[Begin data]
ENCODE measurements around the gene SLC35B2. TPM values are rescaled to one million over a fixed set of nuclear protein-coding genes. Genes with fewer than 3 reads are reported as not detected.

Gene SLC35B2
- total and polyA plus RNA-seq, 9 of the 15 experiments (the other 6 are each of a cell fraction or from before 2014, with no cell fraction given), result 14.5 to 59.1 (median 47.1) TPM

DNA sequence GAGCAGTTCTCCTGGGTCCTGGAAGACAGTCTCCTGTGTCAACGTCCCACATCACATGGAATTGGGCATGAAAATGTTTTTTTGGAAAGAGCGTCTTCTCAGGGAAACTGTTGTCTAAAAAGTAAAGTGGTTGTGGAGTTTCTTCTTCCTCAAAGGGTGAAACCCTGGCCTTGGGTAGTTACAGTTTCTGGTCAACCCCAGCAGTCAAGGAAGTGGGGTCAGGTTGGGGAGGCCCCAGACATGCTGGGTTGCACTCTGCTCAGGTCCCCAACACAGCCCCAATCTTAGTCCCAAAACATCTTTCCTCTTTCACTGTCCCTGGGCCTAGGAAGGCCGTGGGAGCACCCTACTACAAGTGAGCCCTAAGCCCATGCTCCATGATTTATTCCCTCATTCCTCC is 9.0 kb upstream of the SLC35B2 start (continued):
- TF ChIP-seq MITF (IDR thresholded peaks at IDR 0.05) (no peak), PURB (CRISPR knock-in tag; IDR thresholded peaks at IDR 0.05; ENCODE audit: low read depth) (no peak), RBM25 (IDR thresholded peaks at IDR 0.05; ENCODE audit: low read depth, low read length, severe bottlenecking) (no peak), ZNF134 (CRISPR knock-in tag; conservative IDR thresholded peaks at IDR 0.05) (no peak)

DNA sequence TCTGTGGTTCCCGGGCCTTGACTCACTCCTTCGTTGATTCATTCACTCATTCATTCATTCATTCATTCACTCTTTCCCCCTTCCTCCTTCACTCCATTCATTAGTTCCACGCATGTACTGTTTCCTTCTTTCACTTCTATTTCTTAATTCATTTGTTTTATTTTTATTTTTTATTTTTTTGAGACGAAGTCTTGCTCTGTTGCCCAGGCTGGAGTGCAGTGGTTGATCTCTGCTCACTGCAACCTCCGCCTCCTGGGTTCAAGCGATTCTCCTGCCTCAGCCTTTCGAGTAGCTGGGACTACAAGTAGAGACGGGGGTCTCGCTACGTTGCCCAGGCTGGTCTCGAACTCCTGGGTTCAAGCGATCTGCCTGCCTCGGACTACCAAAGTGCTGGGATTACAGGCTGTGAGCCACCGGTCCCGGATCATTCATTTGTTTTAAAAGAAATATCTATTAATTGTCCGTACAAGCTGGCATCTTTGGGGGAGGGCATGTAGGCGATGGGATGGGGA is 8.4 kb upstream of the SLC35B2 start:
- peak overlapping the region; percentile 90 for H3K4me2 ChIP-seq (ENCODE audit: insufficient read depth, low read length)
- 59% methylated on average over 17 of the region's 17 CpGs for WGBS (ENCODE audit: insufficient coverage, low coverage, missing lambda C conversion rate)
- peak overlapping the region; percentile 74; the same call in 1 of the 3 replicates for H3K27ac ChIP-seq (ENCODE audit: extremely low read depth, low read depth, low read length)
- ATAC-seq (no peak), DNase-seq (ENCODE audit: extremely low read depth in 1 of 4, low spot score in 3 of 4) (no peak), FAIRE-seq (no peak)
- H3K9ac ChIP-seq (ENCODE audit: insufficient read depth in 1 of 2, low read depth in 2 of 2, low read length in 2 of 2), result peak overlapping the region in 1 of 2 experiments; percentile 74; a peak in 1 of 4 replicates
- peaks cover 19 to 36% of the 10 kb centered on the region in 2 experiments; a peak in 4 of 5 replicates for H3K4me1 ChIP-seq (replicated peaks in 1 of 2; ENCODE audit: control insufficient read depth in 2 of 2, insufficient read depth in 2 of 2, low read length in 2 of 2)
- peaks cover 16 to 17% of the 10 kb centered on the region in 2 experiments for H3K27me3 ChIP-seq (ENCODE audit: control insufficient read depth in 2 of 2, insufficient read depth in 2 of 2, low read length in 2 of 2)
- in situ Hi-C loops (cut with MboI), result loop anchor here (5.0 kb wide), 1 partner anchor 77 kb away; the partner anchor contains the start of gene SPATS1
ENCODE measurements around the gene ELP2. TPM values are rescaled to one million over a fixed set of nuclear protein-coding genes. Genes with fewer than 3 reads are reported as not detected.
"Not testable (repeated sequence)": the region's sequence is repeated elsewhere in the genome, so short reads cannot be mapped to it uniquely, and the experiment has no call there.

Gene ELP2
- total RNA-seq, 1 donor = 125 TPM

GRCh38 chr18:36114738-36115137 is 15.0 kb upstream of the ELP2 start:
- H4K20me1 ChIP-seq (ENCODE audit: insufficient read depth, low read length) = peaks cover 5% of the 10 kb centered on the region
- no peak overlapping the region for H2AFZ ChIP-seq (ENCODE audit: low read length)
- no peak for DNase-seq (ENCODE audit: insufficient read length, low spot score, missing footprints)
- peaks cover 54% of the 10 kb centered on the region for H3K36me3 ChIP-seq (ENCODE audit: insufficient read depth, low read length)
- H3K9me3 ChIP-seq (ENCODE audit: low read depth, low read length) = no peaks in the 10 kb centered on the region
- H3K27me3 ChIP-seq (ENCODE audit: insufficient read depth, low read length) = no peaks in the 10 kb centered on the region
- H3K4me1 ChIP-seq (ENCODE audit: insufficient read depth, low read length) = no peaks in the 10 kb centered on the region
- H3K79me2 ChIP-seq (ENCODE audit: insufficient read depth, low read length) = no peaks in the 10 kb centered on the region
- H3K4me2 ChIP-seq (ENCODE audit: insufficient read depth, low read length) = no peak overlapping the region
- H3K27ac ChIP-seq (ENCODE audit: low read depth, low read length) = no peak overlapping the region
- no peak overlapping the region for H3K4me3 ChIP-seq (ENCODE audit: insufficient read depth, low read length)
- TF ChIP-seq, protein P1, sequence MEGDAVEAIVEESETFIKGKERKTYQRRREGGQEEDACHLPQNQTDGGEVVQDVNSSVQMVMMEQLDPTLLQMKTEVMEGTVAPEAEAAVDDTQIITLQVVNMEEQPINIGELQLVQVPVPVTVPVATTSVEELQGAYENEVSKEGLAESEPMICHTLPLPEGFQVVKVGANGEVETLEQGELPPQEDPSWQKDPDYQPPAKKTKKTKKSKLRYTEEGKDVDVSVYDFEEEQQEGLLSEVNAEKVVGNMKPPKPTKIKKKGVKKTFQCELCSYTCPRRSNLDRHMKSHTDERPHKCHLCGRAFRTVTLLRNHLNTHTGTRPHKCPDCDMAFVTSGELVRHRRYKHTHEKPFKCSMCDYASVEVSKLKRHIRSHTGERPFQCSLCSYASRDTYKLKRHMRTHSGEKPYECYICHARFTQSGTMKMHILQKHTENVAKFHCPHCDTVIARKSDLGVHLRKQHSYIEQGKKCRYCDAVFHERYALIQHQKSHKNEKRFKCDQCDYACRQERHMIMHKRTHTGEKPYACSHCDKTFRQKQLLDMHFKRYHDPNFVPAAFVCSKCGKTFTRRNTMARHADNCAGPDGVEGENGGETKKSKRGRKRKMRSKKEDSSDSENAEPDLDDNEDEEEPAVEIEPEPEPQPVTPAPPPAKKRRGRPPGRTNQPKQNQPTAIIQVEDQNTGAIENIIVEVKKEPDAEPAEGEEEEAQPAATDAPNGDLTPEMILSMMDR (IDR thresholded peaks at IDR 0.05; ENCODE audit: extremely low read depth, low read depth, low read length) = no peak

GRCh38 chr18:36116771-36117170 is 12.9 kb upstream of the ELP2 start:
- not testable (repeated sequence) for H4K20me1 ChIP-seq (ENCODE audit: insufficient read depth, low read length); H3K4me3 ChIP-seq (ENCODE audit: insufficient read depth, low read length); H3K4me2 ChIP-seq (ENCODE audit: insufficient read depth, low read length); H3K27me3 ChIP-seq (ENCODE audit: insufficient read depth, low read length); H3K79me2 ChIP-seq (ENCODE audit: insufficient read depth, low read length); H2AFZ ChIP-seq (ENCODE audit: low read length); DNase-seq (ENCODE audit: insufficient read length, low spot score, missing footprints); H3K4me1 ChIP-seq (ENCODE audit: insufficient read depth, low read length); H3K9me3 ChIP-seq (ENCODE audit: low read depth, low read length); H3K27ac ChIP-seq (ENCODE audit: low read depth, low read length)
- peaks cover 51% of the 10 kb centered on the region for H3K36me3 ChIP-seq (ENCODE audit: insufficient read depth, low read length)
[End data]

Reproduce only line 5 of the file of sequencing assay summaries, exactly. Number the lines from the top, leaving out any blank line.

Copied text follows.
- TF ChIP-seq MITF (IDR thresholded peaks at IDR 0.05) (no peak), PURB (CRISPR knock-in tag; IDR thresholded peaks at IDR 0.05; ENCODE audit: low read depth) (no peak), RBM25 (IDR thresholded peaks at IDR 0.05; ENCODE audit: low read depth, low read length, severe bottlenecking) (no peak), ZNF134 (CRISPR knock-in tag; conservative IDR thresholded peaks at IDR 0.05) (no peak)